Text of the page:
The Democratic presidential candidates debated one another last week in Las Vegas and often acted so boorish, childish and foolish that I could have sworn I was watching a white-collar version of World Wrestling Entertainment.
One question stood out, of course: Who won?
That's easy. There were six winners:
-Jason Sudeikis (aka Joe Biden).
- Rachel Dratch (aka Amy Klobuchar).
- Kate McKinnon (aka Elizabeth Warren).
- Larry David (aka Bernie Sanders).
- Colin Jost (aka Pete Buttigieg).
- Fred Armisen (aka Michael Bloomberg).
They have been portraying the candidates on Saturday Night Live. And they no doubt had a field day during the fracas in Vegas. So did the show's writers, who could have literally jotted down notes, verbatim, and converted the dialogue into a cold-opening sketch. And I would be thrilled to see it. Wouldn't you?
The debate disintegrated into hollering, hazing and hilarity. NBC News anchor Lester Holt closed the freaky first hour by quipping, in his understated and ironic way: "Everybody warmed up?" (That even topped the moment when Chuck Todd, another NBC questioner, asked Michael Bloomberg: "Should you exist?")
The hilarity ensued in the sheer theater of the absurd. Did Amy Klobuchar really need to tell us that she knew the number of members of the Israeli Knesset (120)? Remember when former New York mayor Michael Bloomberg, said to be worth roughly $52-to-60 billion, called out Vermont Sen. Bernie Sanders for having the wealth and inherent chutzpah to own three homes?
One of the weirder moments was the spectacle of Elizabeth Warren raising her hand high – which made me think of Reese Witherspoon's depiction of Tracy Flick in the film "Election" – to get the attention of the moderators. (Pretty soon, other candidates on stage started doing the same.)
Lost in the Flood
The serious, telling issues were discussed, of course, but were lost in the flood. All of the candidates had a lot to answer for. It comes down to this: You had enough material to love, even more, your favorite candidate, and eviscerate the one(s) you already hated.
As former Missouri Senator Claire McCaskill suggested afterwards on MSNBC, the debate was like a political version of "Survivor."
The smackdown began with a seeming alliance between Minnesota ("Minnesota Nice") Senator Amy Klobuchar and Mayor Pete of South Bend, Ind. That dissolved like an ice cube on a city sidewalk on a very hot day. There was no illusion that Warren and Bloomberg were foes. Biden, no longer the front runner and no longer the other candidates' natural adversary, got off comparatively easy compared to the barrage of abuse Bloomberg absorbed. A possible Warren-Klobuchar team went nowhere. Mayor Pete kept hitting Klobuchar on her failure to identify the head of state of Mexico.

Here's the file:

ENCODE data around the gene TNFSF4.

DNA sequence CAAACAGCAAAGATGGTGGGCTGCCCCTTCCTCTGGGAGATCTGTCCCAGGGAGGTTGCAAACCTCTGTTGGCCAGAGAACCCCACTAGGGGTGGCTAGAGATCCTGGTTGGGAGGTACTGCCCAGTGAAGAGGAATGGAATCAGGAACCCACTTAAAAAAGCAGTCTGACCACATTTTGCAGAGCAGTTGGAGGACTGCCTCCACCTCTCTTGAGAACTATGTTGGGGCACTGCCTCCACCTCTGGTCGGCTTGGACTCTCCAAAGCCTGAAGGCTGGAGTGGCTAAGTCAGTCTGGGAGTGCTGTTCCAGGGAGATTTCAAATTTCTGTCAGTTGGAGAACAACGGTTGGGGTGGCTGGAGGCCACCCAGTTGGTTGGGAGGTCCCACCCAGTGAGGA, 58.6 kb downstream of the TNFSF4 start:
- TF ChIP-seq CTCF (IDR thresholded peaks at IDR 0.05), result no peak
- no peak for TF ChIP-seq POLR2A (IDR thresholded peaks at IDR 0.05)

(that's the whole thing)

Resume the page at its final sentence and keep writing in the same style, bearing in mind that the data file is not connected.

The second hour started out cordially enough, especially by the standards of the wild, preceding 60 minutes. The bonhomie did not last long. The candidates simply couldn't contain themselves and began ripping into one another.
I felt sorry for Don Lemon, host of the show running on CNN during this debate. He probably wished his network had owned the broadcasting rights to the event.
The Big Loser(s)
You know who was a big loser? I was. I missed watching the New York Rangers score five goals in the third period, to defeat the Chicago Blackhawks, 6-3. That must have been a great game!
Who else lost? The Democratic Party, which looked ridiculous.
In comparison, the quiet, calming version of Woody Guthrie's "This Land Is Your Land," which appeared in a commercial toward the end of the debate, seemed stunning for its inherent dignity.
Oh yeah, right, Dignity was also a big loser. Maybe Dignity, in fact, was the biggest loser of all.
As we went to press, the Democrats were getting ready to do it all again, in Charleston, South Carolina this time. Lorne Michaels has never had it so good.